A term from the 70s
, for the most part. Not a style of jazz
, really, but it was all generally of the "avant-garde
" variety, though that shouldn't imply that it was hard on the ears. The practice of hosting avant-garde musical events in Lower Manhattan
lofts probably dates back to the use of Yoko Ono
's in the early days of Fluxus
. By the end of the 60s
, Ornette Coleman
had set up his own space, and began sponsoring the occasional concert
The 70s was a time when many of these musicians lacked for places to play in New York City; the regular jazz clubs, more used to presenting older and tamer forms of jazz, and that new phenomenon, the smiley-face inanities of fusion, didn't particularly want boat-rocking individualists gracing their stages. The concert-hall impresarios and such weren't interested either. Many of the musicians had found some degree of success in Europe, but little of it transferred to the States.
So places like Ornette's Prince Street loft and Sam Rivers' Studio Rivbea became places to play, free of the need to provide "drinking music" for club owners, or museum-pieces for the symphony crowd. It was a place for experimentation, as free jazz musicians, in the wake of the AACM, worked harder on the compositional aspects of the music, instead of just the stereotyped long, loud soloing associated with it. There was also a focus on "the tradition", showing off the avant-garde's lineage from such reference points as turn-of-the-century New Orleans jazz or the music of Duke Ellington; a jam session might include the likes of Anthony Braxton and David Liebman romping through a set of old Thelonious Monk tunes at breakneck speed. The trio Air (Fred Hopkins, Steve McCall, Henry Threadgill) might play updated versions of Scott Joplin rags.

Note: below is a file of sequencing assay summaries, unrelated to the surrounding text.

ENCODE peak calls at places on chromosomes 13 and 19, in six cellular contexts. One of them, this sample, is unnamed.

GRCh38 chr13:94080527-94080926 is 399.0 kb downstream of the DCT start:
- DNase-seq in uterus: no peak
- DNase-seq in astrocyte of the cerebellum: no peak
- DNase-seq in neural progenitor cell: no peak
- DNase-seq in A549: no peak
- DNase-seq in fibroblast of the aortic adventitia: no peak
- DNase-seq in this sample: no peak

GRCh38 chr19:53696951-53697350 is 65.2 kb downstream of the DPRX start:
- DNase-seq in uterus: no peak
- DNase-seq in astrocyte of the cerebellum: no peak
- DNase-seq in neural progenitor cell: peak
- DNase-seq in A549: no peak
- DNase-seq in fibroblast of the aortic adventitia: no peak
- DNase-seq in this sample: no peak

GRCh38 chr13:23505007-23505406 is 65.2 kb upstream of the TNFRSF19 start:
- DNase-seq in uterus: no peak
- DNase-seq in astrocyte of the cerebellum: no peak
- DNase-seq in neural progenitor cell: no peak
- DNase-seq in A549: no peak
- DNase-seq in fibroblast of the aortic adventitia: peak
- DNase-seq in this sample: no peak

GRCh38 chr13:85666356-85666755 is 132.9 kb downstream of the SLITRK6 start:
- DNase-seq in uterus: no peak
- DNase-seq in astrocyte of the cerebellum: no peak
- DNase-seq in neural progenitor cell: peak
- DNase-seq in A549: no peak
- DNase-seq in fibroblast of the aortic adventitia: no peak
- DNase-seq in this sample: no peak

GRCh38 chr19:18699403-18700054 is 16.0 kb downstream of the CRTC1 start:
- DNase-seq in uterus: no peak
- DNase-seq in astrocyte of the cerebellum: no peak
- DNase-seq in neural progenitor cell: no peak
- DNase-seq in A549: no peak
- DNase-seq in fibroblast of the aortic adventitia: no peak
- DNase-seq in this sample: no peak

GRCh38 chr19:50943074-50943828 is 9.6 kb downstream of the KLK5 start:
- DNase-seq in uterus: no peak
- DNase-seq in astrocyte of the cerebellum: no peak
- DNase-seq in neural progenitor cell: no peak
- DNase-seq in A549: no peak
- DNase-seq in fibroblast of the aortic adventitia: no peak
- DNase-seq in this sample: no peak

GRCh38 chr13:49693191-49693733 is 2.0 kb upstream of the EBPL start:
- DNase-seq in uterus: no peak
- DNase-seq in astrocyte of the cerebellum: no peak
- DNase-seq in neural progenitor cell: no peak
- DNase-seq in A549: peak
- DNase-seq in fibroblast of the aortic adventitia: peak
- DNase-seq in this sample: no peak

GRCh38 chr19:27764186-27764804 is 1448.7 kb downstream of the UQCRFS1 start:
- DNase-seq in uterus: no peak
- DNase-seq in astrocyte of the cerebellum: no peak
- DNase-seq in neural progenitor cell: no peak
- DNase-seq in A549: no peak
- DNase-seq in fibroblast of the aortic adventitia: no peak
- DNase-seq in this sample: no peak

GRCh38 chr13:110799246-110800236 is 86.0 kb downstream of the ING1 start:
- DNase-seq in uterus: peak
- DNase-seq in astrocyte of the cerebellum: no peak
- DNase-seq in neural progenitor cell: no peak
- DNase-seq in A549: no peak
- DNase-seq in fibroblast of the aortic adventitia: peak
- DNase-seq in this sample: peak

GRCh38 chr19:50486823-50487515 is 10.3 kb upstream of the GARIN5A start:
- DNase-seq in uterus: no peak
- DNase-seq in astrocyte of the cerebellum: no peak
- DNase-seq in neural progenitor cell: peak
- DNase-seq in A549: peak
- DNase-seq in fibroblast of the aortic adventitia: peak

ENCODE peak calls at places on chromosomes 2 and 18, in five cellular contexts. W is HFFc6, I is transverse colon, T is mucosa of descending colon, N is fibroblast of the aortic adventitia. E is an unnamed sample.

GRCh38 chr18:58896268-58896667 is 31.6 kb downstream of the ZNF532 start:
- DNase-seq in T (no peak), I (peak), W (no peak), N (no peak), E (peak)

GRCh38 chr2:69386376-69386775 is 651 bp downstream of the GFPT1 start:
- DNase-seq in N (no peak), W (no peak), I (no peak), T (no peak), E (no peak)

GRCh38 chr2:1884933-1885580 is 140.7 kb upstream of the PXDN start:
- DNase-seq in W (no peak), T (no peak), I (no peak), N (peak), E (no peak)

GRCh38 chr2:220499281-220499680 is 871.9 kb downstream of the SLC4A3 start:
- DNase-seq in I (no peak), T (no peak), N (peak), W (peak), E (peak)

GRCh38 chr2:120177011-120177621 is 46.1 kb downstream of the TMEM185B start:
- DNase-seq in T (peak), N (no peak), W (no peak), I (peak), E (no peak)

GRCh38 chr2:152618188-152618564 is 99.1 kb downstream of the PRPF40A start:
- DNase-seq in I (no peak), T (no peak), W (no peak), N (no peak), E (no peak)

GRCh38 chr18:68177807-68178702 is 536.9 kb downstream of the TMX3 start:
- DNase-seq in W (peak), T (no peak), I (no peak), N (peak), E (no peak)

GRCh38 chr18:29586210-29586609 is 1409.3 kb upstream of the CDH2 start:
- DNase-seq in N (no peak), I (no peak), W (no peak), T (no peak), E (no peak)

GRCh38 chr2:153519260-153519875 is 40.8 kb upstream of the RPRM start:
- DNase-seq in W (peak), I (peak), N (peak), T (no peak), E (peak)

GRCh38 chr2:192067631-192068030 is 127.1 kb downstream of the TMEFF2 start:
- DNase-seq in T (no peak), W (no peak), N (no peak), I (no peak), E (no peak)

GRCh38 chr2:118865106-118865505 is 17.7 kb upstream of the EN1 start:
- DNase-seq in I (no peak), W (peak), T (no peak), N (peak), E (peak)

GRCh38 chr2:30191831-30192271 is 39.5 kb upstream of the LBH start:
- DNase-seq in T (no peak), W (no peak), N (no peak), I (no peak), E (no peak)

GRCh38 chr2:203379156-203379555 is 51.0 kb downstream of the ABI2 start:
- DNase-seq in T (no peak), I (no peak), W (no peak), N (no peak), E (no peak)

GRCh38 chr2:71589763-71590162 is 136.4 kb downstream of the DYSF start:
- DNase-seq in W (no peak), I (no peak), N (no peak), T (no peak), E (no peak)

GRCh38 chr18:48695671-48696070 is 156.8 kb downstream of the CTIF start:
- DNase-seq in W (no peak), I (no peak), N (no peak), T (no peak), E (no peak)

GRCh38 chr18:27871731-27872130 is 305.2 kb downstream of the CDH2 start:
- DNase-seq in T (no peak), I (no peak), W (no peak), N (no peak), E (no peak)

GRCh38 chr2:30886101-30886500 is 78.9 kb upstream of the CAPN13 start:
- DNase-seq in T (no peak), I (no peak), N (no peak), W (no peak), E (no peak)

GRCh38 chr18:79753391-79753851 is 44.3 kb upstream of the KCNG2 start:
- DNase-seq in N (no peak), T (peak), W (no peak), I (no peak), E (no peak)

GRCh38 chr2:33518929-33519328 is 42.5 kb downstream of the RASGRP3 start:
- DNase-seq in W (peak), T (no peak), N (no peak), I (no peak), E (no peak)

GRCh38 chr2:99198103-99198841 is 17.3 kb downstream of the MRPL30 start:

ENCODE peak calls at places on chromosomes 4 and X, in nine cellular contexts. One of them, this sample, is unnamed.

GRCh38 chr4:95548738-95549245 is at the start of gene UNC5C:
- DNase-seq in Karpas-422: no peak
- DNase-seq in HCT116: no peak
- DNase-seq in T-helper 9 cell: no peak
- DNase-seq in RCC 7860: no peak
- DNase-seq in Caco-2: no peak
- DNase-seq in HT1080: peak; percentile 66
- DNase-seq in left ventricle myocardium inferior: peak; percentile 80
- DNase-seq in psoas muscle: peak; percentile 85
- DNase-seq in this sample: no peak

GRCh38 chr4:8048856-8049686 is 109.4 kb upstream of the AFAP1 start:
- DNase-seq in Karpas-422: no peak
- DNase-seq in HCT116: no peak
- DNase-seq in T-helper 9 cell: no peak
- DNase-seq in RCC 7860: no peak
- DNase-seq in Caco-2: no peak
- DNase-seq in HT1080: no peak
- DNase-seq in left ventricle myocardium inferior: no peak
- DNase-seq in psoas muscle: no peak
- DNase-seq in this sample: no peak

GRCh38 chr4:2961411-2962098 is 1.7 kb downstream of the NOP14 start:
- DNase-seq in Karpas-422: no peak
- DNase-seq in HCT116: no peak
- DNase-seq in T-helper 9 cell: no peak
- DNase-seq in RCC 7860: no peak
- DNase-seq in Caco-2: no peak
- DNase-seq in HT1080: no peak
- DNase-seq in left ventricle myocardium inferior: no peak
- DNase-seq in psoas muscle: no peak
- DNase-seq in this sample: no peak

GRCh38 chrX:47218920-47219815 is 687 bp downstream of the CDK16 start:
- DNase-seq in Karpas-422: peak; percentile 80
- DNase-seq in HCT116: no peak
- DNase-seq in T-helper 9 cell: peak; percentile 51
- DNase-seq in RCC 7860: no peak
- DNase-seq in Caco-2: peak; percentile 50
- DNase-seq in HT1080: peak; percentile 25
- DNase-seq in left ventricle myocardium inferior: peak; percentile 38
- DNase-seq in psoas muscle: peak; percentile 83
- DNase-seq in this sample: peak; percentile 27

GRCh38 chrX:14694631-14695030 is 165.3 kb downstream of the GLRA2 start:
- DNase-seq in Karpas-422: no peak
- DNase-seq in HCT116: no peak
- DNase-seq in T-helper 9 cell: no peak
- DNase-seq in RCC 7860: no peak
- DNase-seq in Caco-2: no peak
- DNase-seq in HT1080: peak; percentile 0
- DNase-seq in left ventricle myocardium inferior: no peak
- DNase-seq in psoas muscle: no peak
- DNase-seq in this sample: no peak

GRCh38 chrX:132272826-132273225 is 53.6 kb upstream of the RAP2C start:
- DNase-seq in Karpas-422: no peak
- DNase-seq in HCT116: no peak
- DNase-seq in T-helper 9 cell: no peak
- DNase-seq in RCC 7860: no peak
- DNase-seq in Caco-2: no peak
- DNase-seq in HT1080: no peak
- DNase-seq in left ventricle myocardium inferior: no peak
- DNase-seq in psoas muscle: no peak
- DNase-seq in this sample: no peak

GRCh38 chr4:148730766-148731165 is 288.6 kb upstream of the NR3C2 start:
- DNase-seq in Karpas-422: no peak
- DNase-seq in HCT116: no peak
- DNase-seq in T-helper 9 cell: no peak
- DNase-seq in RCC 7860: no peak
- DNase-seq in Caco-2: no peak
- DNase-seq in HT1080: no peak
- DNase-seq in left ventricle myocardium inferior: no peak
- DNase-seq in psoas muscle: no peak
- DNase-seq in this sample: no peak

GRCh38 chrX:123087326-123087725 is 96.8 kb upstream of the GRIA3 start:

And with the lack of mainstream interest, musicians had to rely on their own DIY record companies and sympathetic indies to "get the message out". India Navigation, which debuted with the release of the Revolutionary Ensemble's Manhattan Cycles, saw its catalog grow into almost a who's-who of the loft scene, with recordings by David Murray, Chico Freeman, L.A. transplant Black Arthur Blythe, Anthony Davis, and others, including AACM/Chicago transplants like Air.
The "loft jazz" term eventually fell into disuse, as, slowly, the music made its way out of the lofts. Joseph Papp's Public Theater began its "Jazz at the Public" series. Musicians started getting mainstream notice, and started getting signed to larger American labels: Blythe signed with CBS, and Freeman signed with Elektra, for instance. The disques were of varying quality - the more money that was at stake usually meant that more rough edges of the loft were sanded off. Blythe and Freeman disappeared into the nostalgia aspects of "the tradition" at times; vibraphonist Jay Hoggard, signed to Arista, ended up making R&B records, as did a guitarist named Michael Jackson, who, understandably, had to "change" his name (he recorded, first, as Michael Gregory Jackson and, later, as Michael Gregory). Tradition-mania was, in many ways, the most enduring aspect of the loft scene, as people like the loft-phobic Wynton Marsalis turned tradition into a doctrinaire straightjacket.
But, off to the side of the impeccably-dressed glitz of Wynton's New Mainstream, the World Saxophone Quartet goes on; Murray won Sweden's Polar Music Prize a few years back; AACM-ers like the Art Ensemble of Chicago and Anthony Braxton have become elder statesmen, though so far without the wide iconic status of an Ellington or an Armstrong. And, somewhere, in a loft, an art gallery, a performance space, or someone's living room, a group of musicians are scratching an itch not unlike that of 1973 Manhattan.